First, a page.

I grew up listening to heavy metal music.
Mostly because my brothers and sister did.
Now I listen to the likes of Mumford & Sons, Dave Matthews, Michael Franti, Jack Johnson and John Mayer. Much more mellow, however a recent trend in chiropractic has me thinking about a song from my youth.
The song is titled “Send Me Your Money” and was performed by Suicidal Tendencies.
Chiropractic Lottery Tickets?
It seems lately it has become en vogue to send in money for the next BIG thing that is going to propel chiropractic into the mainstream. It’s nothing new. Chiropractors have jumped at these “get cultural authority quick schemes” for decades. However, lately it has just become ridiculous.
But what has the chiropractic profession actually “bought”?
The hook, line and especially the sinker.
As one esteemed leader and colleague recently put it, “As a profession we are like the unemployed buying lottery tickets and hoping to strike it rich.”
We continually dump money into emotional pipe dreams without any long term strategy.
Instead of building infrastructure, we fluff our egos and invest in a litany of outsiders who will sell us what we want to hear and what they know we’ll buy.
It’s a recipe for stagnation and borders on professional suicide.
Just when I thought it couldn’t get any worse, in comes our savior with yet another brilliant idea to Rescue us.
This time it will only cost us $500,000.
But hey, when the lead characters injure themselves, the chiropractor will be there to provide acute pain relief. Score one more for chiropractic!
Gaining Cultural Authority
Cultural authority is the authority granted by society to a profession, person or body regarding a particular subject, service or need. We have seen it thrown around our journals and email lists in a backwards sort of way.
You see, most of our more medically minded colleagues have assumed that we can gain cultural authority by obeying the social authority of the medical profession. While medicine clearly possesses cultural authority, they have no social authority (at least in the United States) over the chiropractic profession.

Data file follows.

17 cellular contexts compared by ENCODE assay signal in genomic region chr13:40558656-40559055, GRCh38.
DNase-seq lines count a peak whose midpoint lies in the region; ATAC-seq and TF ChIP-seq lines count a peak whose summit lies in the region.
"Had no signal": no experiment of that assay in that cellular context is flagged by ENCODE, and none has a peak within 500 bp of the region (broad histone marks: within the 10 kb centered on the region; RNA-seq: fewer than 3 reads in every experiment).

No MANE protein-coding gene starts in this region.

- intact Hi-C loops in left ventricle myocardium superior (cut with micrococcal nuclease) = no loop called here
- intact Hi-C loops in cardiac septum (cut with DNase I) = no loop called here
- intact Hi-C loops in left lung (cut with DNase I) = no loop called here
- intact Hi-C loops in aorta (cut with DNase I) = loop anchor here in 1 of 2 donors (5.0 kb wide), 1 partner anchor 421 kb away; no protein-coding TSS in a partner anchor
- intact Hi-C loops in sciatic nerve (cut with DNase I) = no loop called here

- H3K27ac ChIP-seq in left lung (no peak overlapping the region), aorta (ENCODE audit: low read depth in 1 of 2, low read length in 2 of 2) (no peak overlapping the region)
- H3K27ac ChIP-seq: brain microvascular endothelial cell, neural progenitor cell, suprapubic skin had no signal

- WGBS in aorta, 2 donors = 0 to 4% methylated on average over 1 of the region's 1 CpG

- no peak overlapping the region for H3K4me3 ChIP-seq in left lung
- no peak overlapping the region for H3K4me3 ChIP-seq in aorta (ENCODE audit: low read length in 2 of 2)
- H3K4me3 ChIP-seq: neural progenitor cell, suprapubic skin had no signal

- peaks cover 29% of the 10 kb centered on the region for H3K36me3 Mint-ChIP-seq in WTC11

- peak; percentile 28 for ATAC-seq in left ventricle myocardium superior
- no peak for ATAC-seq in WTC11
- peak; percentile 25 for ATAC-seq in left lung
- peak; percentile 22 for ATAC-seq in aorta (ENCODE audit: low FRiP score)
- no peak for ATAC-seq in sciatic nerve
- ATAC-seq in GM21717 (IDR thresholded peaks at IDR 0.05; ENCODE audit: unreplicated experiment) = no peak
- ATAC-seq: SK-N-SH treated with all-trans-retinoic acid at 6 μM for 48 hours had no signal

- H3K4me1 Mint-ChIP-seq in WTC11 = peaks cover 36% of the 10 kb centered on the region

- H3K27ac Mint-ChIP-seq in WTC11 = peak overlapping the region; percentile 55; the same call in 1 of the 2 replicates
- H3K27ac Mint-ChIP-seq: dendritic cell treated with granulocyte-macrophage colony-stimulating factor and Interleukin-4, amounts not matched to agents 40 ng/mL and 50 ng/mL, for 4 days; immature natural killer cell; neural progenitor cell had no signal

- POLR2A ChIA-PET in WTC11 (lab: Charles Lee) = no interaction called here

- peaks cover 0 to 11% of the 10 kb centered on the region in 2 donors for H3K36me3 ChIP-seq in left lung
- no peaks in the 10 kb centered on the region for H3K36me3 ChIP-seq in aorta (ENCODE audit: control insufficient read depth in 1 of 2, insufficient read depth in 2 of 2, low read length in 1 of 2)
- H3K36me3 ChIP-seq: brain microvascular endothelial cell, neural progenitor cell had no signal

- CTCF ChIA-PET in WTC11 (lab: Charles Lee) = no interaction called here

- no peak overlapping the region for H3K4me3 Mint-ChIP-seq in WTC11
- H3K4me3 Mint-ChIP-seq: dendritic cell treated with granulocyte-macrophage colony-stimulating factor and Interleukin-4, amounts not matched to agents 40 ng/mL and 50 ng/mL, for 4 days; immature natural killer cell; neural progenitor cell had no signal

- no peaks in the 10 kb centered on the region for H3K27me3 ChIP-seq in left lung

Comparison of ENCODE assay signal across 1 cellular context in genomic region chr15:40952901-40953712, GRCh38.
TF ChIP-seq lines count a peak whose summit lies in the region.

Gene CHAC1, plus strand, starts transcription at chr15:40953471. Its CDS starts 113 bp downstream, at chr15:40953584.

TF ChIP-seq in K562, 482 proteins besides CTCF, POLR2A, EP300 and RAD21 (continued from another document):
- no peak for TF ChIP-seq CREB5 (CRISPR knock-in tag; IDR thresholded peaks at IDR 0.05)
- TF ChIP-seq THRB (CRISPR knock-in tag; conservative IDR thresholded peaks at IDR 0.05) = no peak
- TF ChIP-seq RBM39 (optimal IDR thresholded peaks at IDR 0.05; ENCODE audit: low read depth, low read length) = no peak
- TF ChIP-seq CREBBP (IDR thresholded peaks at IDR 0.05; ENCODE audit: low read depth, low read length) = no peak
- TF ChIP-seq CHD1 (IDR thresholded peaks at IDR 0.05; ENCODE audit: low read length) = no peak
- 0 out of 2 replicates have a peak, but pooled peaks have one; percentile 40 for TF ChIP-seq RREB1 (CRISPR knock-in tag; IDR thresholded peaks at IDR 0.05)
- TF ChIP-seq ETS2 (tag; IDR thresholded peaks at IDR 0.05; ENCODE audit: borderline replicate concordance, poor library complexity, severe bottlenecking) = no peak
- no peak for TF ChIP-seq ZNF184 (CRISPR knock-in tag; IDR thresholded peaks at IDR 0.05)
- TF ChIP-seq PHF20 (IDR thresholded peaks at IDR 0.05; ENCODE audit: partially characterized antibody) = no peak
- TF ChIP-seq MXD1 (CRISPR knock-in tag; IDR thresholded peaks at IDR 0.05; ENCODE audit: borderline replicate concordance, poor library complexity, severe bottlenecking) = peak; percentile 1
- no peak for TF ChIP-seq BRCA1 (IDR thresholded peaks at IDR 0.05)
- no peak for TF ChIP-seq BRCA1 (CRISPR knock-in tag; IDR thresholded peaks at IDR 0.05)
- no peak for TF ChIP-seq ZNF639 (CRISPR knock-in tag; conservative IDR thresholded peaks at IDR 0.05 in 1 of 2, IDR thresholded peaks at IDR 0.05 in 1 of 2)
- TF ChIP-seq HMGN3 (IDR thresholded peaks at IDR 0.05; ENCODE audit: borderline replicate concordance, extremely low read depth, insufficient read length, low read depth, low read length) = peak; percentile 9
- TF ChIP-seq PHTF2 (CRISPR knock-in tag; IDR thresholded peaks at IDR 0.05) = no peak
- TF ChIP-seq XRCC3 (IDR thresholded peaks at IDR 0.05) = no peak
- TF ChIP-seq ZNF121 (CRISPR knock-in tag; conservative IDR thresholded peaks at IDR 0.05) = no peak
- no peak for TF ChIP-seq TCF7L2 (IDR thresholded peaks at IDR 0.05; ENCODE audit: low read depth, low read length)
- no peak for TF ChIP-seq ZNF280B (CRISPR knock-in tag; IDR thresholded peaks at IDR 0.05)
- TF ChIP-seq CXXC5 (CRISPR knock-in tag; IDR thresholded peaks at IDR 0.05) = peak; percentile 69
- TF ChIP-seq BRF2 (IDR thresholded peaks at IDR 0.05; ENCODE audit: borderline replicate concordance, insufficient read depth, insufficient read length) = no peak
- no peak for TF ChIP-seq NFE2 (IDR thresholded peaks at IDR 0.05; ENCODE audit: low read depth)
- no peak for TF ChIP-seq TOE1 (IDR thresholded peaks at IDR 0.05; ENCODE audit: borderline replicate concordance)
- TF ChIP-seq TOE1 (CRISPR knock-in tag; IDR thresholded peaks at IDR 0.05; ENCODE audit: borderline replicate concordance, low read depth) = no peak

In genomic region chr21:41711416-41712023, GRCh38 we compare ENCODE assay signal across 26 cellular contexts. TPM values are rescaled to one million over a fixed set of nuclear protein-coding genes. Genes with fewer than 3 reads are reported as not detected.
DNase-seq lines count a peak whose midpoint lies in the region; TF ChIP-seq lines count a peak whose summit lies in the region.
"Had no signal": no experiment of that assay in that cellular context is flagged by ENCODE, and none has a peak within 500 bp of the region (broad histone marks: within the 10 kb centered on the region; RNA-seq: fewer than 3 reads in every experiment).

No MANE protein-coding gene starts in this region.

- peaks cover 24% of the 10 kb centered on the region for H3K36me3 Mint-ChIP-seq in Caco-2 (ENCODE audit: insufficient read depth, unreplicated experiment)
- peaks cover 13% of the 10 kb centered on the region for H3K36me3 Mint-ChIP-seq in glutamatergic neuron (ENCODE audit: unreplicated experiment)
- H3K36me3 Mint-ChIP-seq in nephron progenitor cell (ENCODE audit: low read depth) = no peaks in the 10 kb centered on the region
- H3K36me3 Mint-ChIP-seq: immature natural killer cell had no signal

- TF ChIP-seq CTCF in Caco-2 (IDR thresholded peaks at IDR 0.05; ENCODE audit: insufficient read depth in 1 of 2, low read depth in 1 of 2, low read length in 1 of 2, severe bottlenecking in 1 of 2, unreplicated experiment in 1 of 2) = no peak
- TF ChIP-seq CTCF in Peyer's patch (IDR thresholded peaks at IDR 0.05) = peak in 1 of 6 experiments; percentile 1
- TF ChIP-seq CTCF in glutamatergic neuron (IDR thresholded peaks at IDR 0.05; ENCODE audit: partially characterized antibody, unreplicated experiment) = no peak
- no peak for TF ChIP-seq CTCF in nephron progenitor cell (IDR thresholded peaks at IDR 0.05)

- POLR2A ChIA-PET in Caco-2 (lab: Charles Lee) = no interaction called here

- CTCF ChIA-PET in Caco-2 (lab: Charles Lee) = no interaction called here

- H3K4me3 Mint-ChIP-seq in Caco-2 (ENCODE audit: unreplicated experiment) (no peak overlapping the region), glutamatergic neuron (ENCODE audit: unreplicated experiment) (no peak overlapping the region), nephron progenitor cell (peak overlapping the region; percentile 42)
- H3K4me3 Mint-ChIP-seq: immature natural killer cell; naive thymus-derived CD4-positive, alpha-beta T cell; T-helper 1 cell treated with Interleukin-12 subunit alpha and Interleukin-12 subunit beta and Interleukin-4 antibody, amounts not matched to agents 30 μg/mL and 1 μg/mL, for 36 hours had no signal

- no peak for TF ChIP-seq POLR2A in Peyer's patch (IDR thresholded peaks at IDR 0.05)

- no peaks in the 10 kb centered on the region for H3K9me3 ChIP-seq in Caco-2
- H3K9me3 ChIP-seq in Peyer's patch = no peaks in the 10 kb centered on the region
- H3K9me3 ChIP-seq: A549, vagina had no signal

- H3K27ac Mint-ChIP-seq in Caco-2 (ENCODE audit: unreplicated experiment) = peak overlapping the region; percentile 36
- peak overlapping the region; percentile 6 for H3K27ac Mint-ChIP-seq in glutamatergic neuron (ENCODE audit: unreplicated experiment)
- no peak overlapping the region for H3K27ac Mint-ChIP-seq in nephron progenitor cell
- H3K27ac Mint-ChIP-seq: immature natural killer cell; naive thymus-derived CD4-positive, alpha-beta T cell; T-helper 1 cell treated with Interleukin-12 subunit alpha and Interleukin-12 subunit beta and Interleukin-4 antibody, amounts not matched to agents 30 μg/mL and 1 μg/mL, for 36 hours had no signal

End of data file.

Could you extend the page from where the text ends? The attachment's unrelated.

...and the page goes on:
On the flip side, chiropractors on both sides of the fence seem to think that bashing the medical profession through the support and promotion of films like Doctored and Undoctored can somehow help us wrestle cultural authority from them.
Paul Starr, in The Social Transformation of American Medicine, said this regarding cultural authority.
“…cultural authority entails the construction of reality through definitions of fact and value. …the legitimation of professional authority involves three distinctive claims: first, that the knowledge and competence of the professional have been validated by a community of his or her peers; second, that this consensually validated knowledge and competence rest on rational, scientific grounds; and third, that the professional’s judgment and advice are oriented toward a set of substantive values, such as health.” emphasis added
If we truly desire cultural authority we must construct a reality based upon facts and value so that we may deserve that authority granted by society.
That will not come through celebrity endorsements, bashing those who have a deeply entrenched cultural authority, or flushing already scarce resources down the drain on feel good projects that serve only the profiteers.
The next time someone asks you for money, ask them the tough questions. Use those critical thinking skills that helped you achieve the distinction of Doctor and think twice before cutting that check.
Better yet, write it out to an organization that actually has a plan and strategy to increase our cultural authority and utilization like the Foundation for Vertebral Subluxation or the International Chiropractic Pediatric Association.
$500,000 could go a very long way if placed in the right hands.
Or we can continue to encourage our professional suicidal tendencies by stroking our egos and lining the pocketbooks of those catering to an immature and easy profession.
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Steve Tullius, D.C., ACP
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